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In continuing my thoughts surrounding Erick’s Posts here and here, combined with my last post about the use of technology by the Sergeant at Arms and Doorkeeper, of the US Senate. It is painfully apparent that no matter which social networking technology is used by the RNC, it will have no value in the coming election cycle without preparation of the correct message.
This is no light banter either. Not because I have an oracle but because I work closely with people who are red to the core republicans who are disillusioned with the GOP message and disgusted that Americans fell for the "flashiness without message" of the Obama win. I say, with no hesitation that duplication of the all flash with no substance ala Obama will result in deeper losses for republicans. Erick and I agree:
III. Duplicating Obama’s technology effort is not the solution for the right and those who say it is are the first people not to hire. –Erick
The typical technology consultant is young, well versed in the jargon of social networking and their lives fully integrated. These individuals fall for the aura and mystique of technology for the sake of technology; I know, I am one of them. Therefore, to improve the standing of the GOP with Main Street Americans the quantity of delivery becomes exponentially less important as to the quality of the message delivered. The conservative that is weary of the GOP will not be energized by Tweets, the size of a Facebook friends list, or how sparkly the images are on MySpace, but by how the message matches their conservative ideology. This fact was never more visible then with the Sarah Palin VP pick.
The first Florida campaign stop by the Alaska governor and Republican phenom drew a crowd estimated at 60,000 by officials in this Central Florida retirement community…
It was the largest crowd ever for a political event at The Villages…
Palin’s remarks were occasionally interrupted by chants of "Sarah, Sarah" and "U.S.A., U.S.A."
It should be noted that up until August 29, 2008 Governor Palin was a relative nobody in national politics. In the span of about 30 second, she not only became an instantly recognizable figure, and in my opinion the reason why McCain garnered as many votes as he did. And there is no doubt that the McCain 2008 campaign did not leverage technology well enough to have created the Palin juggernaut; no, it was message, not message delivery that brought excitement. Every single republican across the fruited plains ought to be looking to Sarah for her secret, but alas, that is not happening.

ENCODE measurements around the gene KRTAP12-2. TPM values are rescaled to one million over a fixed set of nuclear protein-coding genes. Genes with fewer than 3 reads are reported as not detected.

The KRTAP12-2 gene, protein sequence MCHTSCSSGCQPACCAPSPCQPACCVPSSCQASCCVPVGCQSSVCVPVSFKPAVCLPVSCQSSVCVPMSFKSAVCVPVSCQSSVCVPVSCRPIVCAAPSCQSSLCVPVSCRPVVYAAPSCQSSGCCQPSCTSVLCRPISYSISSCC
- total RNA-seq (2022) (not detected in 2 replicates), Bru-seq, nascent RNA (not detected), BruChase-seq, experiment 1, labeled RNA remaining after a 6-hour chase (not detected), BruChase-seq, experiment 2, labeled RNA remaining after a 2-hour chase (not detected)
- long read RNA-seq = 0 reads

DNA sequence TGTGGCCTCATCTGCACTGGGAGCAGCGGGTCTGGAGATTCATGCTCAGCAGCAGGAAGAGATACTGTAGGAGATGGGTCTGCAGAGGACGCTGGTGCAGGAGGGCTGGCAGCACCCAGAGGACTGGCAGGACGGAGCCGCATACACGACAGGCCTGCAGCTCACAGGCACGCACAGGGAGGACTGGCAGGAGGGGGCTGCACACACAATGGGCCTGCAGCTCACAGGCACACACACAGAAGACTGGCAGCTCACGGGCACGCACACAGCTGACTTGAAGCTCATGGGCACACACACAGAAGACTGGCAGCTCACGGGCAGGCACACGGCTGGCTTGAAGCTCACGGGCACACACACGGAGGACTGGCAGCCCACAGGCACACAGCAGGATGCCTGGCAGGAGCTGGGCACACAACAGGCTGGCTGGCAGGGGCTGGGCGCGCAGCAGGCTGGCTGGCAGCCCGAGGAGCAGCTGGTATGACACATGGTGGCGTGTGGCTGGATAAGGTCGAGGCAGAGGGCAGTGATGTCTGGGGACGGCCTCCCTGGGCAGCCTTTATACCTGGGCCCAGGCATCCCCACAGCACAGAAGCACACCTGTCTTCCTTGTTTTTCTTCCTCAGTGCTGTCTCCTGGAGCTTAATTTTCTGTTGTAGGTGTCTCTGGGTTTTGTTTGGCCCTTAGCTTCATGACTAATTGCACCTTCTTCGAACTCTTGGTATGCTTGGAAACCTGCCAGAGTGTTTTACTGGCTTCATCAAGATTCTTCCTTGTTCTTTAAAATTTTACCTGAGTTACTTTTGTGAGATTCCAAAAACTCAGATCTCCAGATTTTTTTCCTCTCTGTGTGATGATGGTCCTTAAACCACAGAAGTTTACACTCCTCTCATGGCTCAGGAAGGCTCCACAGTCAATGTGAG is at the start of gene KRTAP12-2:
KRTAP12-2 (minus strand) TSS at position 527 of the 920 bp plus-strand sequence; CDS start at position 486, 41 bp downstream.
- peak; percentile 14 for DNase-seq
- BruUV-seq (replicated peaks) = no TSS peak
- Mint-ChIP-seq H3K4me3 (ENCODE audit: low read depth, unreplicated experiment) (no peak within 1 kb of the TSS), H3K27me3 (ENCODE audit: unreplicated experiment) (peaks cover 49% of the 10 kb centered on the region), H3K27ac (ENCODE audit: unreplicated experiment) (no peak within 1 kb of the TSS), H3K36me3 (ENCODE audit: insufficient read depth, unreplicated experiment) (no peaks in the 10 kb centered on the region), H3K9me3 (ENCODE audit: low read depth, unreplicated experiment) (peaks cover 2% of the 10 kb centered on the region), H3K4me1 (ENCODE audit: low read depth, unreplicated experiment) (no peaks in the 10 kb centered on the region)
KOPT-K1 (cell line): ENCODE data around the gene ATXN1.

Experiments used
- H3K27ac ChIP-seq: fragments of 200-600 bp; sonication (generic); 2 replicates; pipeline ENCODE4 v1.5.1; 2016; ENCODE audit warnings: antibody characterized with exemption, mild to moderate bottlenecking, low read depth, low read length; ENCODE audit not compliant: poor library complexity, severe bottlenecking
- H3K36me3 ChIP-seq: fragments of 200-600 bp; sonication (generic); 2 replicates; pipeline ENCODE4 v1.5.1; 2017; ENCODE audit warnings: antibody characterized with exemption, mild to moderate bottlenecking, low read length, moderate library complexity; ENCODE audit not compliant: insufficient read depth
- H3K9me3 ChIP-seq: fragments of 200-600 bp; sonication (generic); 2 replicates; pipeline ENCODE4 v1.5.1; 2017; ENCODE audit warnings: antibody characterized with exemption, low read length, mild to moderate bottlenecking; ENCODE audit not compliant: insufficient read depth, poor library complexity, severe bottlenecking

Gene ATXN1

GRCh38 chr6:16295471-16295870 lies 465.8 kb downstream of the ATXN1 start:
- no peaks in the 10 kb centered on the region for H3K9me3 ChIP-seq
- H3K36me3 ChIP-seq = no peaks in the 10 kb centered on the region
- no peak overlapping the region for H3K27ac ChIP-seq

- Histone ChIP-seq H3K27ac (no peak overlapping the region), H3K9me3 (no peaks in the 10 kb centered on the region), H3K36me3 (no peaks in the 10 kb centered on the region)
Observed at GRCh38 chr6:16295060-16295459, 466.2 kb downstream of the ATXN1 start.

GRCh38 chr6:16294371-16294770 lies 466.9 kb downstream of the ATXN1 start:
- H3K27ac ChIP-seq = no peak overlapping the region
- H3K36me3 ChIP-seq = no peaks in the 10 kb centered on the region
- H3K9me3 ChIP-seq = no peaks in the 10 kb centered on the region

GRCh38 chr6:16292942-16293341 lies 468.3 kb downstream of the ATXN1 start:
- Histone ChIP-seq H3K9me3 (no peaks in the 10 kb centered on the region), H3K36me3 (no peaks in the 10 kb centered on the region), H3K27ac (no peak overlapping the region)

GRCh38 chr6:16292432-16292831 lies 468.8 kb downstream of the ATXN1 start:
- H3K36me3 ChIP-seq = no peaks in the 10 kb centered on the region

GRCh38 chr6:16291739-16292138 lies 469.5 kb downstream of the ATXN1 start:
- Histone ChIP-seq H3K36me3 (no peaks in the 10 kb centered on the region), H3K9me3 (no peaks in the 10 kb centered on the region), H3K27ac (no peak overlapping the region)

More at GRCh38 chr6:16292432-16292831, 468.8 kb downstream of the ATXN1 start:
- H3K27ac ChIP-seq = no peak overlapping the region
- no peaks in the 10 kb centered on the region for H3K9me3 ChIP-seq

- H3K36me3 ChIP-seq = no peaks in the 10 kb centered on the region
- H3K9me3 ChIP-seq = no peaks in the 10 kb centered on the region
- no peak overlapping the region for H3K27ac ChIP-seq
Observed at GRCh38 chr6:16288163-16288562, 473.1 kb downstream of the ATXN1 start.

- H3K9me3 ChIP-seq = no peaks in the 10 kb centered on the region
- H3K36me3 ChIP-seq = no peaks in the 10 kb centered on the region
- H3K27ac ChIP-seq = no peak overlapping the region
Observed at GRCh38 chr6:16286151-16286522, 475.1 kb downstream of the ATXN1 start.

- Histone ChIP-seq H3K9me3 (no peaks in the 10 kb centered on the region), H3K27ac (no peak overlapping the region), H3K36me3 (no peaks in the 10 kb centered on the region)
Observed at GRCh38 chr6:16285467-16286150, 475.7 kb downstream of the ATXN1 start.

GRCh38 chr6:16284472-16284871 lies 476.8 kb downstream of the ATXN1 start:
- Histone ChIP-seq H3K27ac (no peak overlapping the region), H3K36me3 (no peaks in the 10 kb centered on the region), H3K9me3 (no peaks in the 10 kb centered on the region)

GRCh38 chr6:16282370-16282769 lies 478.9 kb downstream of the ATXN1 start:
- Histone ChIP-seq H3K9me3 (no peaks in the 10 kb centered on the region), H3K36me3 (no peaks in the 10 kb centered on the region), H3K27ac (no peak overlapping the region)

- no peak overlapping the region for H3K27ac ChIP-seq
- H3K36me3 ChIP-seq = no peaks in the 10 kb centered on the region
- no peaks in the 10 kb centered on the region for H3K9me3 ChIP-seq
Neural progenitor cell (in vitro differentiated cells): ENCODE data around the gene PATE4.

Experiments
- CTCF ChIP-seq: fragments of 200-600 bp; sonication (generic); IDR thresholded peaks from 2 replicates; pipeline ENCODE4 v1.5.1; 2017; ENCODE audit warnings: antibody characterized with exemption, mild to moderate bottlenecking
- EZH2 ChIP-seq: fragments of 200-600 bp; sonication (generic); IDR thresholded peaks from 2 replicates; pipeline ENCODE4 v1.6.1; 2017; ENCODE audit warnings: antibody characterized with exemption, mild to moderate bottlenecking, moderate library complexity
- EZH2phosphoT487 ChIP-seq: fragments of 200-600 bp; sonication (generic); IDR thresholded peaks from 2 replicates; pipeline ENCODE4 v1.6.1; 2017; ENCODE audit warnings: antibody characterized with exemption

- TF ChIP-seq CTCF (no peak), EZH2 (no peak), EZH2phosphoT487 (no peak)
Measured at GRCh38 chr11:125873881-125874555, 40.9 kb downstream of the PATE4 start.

The concept of message content following ideology has been lost on the RNC and many squishy republicans as well. The Big Tent theory has proven to be flawed and hopefully it can be rectified by Chairman Steele and his team in time for 2010.
A recent post by David All over at Techrepublican.com piqued my interest in how he portrayed the effect of using technology on what is arguably a small scale activity for the election of Saul Anuzis for RNC Chairman.
…tasks that should have taken minutes often took hours. This gunked up the process of being able to control the message immediately…
Without a doubt, the biggest challenge we faced was the fact that while most, if not all of the 168-Committee Members used email and the Internet, only about half checked in regularly.
The connected lifestyle we here are accustomed to is not the norm. Blackberry driven attention deficit disorder affects so few people that no matter how many messages could be sent, volume was not the problem, content was.
Regarding content, of the most effective contributions to Saul’s efforts was the YouTube video created by Brian Donahue of Jamestown Associates. The video was spot-on message and helped provide a nice product to pass around to Committee Members, press, bloggers and supporters.
We saw during the election of the chairman live updates, tweets galore and of course the subsequent articles of who and what was going on. And by 4:03: Steele wins with 91 votes, becoming the new leader of the GOP. This is not to imply that Saul’s message was flawed or wrong but David’s philosophy fails to accept that it’s content, not quantity that matters. This is NOT the path we need to take.
After all was said and done, David posited the following thought:
IF ONLY…Looking back at the race, there are two [sic] tools I would have liked to have had in my arsenal knowing what I know now.
* Text messaging
* A Truth-Squad Site
* Online Advertising
Unfortunately, David is wrong. He is looking at message delivery as failing to achieve the goals. The RNC, the national, state and local republicans alike must learn from this situation if they are to become a force that equals what we did in 1994.
This idea may seem foreign to many of us readers, but tangibility is a key factor to what a person believes. The message must contain the tenets of conservatism, a clear and definitive statement of what is our philosophy in earning that vote. To conservatives, that is tangible. Clarify what the message is, then, and only then act on the delivery of that message to the people. If, at that point the message is one of conservative principals, the use of all the internet, broadband media and activism can prevail.
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